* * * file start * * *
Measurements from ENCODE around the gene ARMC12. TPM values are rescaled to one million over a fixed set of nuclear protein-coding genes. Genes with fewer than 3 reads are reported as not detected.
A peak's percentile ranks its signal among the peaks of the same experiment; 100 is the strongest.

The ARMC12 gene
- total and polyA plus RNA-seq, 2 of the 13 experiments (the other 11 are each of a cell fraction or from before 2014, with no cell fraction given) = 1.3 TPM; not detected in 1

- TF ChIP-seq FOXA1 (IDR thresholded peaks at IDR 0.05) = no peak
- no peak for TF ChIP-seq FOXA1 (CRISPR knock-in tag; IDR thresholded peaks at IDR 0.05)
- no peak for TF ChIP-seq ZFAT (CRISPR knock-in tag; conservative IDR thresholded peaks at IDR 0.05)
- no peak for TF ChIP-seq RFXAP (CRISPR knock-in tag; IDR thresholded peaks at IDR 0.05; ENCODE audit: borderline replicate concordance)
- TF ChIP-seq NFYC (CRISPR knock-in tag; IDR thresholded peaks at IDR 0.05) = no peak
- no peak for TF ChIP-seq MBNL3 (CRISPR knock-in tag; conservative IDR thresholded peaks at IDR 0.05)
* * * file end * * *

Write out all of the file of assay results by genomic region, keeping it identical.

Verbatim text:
Measurements from ENCODE around the gene ARMC12. TPM values are rescaled to one million over a fixed set of nuclear protein-coding genes. Genes with fewer than 3 reads are reported as not detected.
A peak's percentile ranks its signal among the peaks of the same experiment; 100 is the strongest.

The ARMC12 gene
- total and polyA plus RNA-seq, 2 of the 13 experiments (the other 11 are each of a cell fraction or from before 2014, with no cell fraction given) = 1.3 TPM; not detected in 1

- TF ChIP-seq FOXA1 (IDR thresholded peaks at IDR 0.05) = no peak
- no peak for TF ChIP-seq FOXA1 (CRISPR knock-in tag; IDR thresholded peaks at IDR 0.05)
- no peak for TF ChIP-seq ZFAT (CRISPR knock-in tag; conservative IDR thresholded peaks at IDR 0.05)
- no peak for TF ChIP-seq RFXAP (CRISPR knock-in tag; IDR thresholded peaks at IDR 0.05; ENCODE audit: borderline replicate concordance)
- TF ChIP-seq NFYC (CRISPR knock-in tag; IDR thresholded peaks at IDR 0.05) = no peak
- no peak for TF ChIP-seq MBNL3 (CRISPR knock-in tag; conservative IDR thresholded peaks at IDR 0.05)